DAVID LUMSDEN - The attached memo outlined my plans for my activities during my Professional Development Assignment in the spring semester of 2002.  I proposed to prepare a lab manual for the course Historical Geology (Geol 1050).  In contrast to commercially available lab books this manual would be tailored to the U of M student body by focusing on the historical geology of Tennessee and the Mid-South.  The goal is essentially achieved.  I created a totally unique laboratory manual with original text, figures, and tables for the department. A copy of the table of contents of the manual is attached.  I will send you a copy of the manual on a CD. 


I worked full time on writing the manual in the whole of January to May 2002.  I taught the course in the first summer term using the new manual.  Each exercise was critiqued by the students and by the lab instructor (Amanda Semko).  In July and August I revised the exercises with these comments in mind.  The lab manual is now ready for use in the fall term of 2002.  My chairman (then Dr. R. VanArsdale), Mrs. Semko, and I discussed the matter and decided that students taking Historical Geology in the fall 2002 term will be given the manual on a CD.  After this term I will again assess the manual and put it into its final form.  It is my intent to turn the copyright to the manual over to the University of Memphis (Department of Earth Sciences) when it is complete with the understanding that income from the sale of the manual will go into a DES account.  We are uncertain about how best to market the manual in the future, via book, CD, or Web.

 HISTORICAL GEOLOGY LAB MANUAL

THE UNIVERSITY OF MEMPHIS

DEPARTMENT OF EARTH SCIENCES

TABLE OF CONTENTS 

 

Preface 

Exercise 1 – Sedimentary Rock Hand Specimen Identification and Classification – Part I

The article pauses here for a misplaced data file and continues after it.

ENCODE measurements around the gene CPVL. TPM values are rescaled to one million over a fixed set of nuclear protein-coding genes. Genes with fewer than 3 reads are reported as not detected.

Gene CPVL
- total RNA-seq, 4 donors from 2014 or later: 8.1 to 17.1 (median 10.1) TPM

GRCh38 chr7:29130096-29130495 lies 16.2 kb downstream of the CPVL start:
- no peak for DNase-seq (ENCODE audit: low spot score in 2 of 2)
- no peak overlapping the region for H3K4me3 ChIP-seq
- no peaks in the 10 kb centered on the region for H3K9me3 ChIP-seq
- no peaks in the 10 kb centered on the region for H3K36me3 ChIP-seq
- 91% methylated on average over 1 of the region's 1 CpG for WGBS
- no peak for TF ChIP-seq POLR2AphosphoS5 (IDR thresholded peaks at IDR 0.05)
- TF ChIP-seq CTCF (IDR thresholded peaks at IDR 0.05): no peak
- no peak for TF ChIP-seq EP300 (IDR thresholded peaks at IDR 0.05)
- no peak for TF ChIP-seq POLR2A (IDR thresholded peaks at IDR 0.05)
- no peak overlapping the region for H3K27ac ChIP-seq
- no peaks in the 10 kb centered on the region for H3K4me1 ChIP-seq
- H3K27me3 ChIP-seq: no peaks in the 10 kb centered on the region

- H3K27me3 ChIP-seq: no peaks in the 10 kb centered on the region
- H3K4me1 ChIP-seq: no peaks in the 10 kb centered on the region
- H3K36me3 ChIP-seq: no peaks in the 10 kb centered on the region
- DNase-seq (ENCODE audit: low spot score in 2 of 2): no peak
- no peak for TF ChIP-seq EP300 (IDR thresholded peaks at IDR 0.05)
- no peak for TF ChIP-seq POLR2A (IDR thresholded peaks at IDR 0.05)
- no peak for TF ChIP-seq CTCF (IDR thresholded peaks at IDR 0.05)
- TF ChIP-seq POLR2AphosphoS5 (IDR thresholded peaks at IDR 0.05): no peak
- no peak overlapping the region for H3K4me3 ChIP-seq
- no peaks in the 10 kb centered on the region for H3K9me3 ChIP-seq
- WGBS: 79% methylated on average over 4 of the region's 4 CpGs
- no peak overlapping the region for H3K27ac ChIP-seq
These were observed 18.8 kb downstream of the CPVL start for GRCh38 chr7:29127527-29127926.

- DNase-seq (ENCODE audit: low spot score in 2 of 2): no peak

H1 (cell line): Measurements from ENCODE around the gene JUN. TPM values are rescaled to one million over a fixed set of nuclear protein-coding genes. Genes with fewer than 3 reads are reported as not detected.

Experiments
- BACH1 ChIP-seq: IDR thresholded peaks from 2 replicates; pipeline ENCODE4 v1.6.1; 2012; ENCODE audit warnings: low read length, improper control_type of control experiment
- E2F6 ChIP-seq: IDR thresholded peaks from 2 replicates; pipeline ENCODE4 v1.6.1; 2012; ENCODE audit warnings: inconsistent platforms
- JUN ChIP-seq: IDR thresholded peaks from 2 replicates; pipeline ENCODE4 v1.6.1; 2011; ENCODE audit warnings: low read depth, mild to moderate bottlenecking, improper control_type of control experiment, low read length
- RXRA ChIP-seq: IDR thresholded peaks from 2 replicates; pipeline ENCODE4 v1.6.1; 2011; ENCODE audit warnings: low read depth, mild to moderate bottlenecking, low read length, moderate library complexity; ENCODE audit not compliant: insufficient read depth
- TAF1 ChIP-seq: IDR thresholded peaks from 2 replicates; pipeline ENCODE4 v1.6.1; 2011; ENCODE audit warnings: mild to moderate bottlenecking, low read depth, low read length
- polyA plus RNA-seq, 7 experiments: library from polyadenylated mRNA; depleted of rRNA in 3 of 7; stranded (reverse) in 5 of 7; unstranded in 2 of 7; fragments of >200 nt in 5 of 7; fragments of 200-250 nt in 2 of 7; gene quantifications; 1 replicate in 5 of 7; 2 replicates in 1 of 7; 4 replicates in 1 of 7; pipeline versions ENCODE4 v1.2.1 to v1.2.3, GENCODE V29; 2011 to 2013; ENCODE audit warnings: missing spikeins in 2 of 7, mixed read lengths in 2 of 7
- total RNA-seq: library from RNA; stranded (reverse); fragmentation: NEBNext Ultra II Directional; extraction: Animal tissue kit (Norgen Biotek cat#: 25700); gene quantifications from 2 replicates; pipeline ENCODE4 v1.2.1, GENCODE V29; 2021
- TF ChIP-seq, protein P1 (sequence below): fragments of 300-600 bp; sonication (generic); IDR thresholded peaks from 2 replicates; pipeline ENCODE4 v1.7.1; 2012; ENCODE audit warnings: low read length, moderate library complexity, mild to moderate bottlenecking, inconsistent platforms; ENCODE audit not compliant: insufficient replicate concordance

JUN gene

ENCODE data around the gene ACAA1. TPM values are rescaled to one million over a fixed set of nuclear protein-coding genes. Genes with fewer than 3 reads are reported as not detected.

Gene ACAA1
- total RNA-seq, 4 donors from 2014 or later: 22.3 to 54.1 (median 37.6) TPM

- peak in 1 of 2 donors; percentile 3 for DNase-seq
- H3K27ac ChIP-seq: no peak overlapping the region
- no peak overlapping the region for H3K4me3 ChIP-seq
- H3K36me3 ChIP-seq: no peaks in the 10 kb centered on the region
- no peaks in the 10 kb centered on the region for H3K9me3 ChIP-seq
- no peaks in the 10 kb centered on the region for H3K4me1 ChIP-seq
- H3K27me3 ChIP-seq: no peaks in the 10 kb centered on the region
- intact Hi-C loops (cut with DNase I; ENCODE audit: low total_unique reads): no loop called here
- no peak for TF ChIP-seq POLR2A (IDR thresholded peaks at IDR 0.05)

The first step in understanding the geologic record is an understanding of the identification and

classification of sedimentary rocks. 

Exercise 2 - Sedimentary Rock Hand Specimen Identification and Classification Part II –

Sedimentary Rock Textural Details

A complete understanding of the nature of sedimentary rocks requires an understanding of textural details not readily visible without the aid of a microscope. 

Exercise 3 – Ancient Environments of Deposition

The composition, sedimentary structures, and fossils in sedimentary rocks provide a basis for interpretation of the environment in which the rocks were deposited.  This interpretation enables geologist to visualize the evolution of the Earth through geologic time. 

Exercise 4 – Lithostratigraphy – Rock Units and Their Correlation

The distribution of rocks over the earth’s surface can be mapped in terms of rock types (lithology) or rock age (chronology).  In this exercise we will focus on the pattern of spatial changes in the distribution of sedimentary rocks through time, specifically the geographic distribution of rocks in a narrow age range as a function of their lithology. 

Exercise 5 – Fossils, Paleontology and Evolution

The organic content of the earth has changed through its history.  The record of this change is preserved as fossils.  In this exercise we will learn the outline of the Linnaean classification of organisms and how to identify selected taxa of use in Paleontology. 

Exercise 6 – Fossil Preparation and Identification

Fossils provide the historical evidence for the concept of evolution, however the preservation of fossils varies considerably and the identification of a given fossil can be difficult.  In this exercise you will get a taste of real world difficulties in collection and identification of fossils. 

Exercise 7 – Relative Time and Biostratigraphy

Geologists divide the history of the earth into a set of hierarchical terms in which the largest intervals (Eras) are divided into Periods that are further divided into Epochs.  Here we will learn how geologists construct the Relative Geologic Time Scale.  In particular we will learn how the concepts of superposition and faunal succession are used to order geologic events.